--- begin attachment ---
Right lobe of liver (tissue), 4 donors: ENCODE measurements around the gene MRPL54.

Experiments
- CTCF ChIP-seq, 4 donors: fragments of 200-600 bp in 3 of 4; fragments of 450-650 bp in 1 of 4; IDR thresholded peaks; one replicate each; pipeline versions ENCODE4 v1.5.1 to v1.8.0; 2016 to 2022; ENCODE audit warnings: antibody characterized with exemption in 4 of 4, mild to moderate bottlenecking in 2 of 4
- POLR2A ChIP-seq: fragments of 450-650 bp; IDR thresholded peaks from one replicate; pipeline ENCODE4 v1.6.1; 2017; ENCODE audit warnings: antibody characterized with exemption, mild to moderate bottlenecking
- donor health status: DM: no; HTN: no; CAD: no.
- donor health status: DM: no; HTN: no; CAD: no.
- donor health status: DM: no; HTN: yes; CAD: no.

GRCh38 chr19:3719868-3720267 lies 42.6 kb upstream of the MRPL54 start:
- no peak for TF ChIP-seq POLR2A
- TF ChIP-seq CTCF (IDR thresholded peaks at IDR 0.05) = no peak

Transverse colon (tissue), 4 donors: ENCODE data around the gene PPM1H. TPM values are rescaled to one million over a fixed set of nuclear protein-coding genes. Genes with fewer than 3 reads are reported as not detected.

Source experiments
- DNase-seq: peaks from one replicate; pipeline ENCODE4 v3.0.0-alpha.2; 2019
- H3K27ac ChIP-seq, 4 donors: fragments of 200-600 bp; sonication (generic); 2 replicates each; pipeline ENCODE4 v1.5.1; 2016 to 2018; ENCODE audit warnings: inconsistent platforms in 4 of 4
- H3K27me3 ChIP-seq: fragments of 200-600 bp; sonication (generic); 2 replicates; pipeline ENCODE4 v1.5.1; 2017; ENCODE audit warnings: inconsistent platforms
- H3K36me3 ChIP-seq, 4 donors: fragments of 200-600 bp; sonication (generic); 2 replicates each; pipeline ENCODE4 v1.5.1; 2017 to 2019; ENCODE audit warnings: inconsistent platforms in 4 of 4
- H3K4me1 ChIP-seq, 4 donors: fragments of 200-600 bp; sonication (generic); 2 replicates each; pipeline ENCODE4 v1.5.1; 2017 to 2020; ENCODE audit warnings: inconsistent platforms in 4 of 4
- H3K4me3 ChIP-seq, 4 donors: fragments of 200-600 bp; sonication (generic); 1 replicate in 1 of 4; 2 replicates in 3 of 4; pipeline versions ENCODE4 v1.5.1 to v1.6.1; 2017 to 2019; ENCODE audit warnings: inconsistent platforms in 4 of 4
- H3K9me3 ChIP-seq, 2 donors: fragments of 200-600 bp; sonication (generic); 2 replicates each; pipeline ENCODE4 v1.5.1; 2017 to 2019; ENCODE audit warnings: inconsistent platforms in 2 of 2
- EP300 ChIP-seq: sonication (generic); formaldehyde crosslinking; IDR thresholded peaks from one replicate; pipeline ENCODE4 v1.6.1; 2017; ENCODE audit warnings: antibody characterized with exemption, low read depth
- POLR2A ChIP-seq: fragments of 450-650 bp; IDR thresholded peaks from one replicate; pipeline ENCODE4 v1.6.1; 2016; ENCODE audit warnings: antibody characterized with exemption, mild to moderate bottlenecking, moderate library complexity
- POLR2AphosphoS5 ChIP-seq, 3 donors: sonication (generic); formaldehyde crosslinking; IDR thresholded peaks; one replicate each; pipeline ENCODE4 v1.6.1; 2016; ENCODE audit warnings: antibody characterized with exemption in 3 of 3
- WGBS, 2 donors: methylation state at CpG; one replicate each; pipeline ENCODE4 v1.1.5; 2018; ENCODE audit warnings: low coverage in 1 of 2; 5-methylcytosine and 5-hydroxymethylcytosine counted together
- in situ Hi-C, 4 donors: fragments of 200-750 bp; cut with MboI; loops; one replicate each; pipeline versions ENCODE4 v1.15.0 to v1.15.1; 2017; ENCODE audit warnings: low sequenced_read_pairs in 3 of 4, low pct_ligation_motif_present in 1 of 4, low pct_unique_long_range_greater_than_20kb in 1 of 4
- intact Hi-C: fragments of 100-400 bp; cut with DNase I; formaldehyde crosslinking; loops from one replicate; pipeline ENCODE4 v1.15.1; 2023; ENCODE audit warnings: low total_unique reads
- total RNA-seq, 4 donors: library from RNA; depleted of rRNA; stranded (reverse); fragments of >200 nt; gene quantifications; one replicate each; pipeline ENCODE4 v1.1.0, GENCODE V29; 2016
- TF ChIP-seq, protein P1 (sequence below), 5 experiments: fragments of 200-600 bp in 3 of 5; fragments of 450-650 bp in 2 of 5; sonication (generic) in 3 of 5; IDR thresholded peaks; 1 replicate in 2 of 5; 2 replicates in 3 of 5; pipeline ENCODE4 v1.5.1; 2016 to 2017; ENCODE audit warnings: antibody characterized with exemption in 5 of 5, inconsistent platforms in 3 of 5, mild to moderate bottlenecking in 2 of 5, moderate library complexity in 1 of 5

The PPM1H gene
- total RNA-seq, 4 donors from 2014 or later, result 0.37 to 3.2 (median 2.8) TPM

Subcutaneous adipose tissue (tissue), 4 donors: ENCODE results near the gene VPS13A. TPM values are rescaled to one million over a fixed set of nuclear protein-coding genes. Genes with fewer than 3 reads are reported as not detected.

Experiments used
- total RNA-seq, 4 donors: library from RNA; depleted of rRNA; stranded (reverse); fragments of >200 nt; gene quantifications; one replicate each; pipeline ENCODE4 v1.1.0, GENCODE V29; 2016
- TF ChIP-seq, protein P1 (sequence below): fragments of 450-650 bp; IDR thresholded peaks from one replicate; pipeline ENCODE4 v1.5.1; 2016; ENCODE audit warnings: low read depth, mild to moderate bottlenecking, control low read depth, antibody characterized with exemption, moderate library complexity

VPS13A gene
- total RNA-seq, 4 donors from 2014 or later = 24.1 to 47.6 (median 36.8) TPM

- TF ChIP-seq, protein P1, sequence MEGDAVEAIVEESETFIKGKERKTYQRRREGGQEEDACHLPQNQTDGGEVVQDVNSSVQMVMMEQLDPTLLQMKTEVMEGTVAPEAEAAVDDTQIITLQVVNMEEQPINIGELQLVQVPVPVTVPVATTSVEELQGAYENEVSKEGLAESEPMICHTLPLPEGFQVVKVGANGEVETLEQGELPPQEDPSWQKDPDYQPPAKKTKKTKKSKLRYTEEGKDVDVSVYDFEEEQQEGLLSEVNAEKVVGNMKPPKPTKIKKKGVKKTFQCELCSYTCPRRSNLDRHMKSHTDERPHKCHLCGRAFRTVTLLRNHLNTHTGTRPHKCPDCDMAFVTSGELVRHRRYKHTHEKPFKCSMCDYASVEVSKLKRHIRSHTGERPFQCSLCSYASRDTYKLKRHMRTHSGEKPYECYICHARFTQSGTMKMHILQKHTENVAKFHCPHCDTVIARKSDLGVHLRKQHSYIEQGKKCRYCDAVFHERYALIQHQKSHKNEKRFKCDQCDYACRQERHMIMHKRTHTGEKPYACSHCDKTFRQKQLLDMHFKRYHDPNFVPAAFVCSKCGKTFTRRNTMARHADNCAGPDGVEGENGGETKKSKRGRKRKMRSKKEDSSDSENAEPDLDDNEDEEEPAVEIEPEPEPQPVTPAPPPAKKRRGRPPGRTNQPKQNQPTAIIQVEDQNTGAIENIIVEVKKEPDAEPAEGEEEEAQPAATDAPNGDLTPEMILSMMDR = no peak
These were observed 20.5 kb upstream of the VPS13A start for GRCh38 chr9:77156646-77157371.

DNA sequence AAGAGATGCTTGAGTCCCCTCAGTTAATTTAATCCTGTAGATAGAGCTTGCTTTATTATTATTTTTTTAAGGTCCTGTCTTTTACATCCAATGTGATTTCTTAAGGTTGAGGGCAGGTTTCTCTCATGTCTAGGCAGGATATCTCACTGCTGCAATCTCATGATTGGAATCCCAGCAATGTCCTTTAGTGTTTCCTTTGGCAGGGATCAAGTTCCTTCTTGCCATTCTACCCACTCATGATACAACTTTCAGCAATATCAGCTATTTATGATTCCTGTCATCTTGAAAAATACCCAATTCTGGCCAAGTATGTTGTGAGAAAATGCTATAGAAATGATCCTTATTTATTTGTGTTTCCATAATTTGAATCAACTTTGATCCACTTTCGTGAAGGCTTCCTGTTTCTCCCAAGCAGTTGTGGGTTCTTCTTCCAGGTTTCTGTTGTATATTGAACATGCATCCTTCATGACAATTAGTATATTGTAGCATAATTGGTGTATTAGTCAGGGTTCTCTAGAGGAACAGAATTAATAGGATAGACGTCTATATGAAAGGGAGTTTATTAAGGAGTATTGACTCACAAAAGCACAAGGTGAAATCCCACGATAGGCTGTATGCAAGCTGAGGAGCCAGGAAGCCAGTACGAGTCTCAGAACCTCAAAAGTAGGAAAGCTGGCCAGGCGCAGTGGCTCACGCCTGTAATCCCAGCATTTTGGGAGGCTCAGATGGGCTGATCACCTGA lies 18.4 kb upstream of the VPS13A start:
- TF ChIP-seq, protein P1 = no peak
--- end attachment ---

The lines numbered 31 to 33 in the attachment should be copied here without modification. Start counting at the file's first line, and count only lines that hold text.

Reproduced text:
Experiments used
- total RNA-seq, 4 donors: library from RNA; depleted of rRNA; stranded (reverse); fragments of >200 nt; gene quantifications; one replicate each; pipeline ENCODE4 v1.1.0, GENCODE V29; 2016
- TF ChIP-seq, protein P1 (sequence below): fragments of 450-650 bp; IDR thresholded peaks from one replicate; pipeline ENCODE4 v1.5.1; 2016; ENCODE audit warnings: low read depth, mild to moderate bottlenecking, control low read depth, antibody characterized with exemption, moderate library complexity